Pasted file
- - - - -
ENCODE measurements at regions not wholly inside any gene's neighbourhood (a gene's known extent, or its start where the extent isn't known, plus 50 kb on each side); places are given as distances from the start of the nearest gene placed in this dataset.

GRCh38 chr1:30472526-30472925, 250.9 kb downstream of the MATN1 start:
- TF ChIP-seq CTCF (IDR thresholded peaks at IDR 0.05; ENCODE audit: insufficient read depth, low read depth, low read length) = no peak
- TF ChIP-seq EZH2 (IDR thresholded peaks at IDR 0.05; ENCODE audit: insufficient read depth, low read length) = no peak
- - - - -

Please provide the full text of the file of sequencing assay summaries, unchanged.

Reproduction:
ENCODE measurements at regions not wholly inside any gene's neighbourhood (a gene's known extent, or its start where the extent isn't known, plus 50 kb on each side); places are given as distances from the start of the nearest gene placed in this dataset.

GRCh38 chr1:30472526-30472925, 250.9 kb downstream of the MATN1 start:
- TF ChIP-seq CTCF (IDR thresholded peaks at IDR 0.05; ENCODE audit: insufficient read depth, low read depth, low read length) = no peak
- TF ChIP-seq EZH2 (IDR thresholded peaks at IDR 0.05; ENCODE audit: insufficient read depth, low read length) = no peak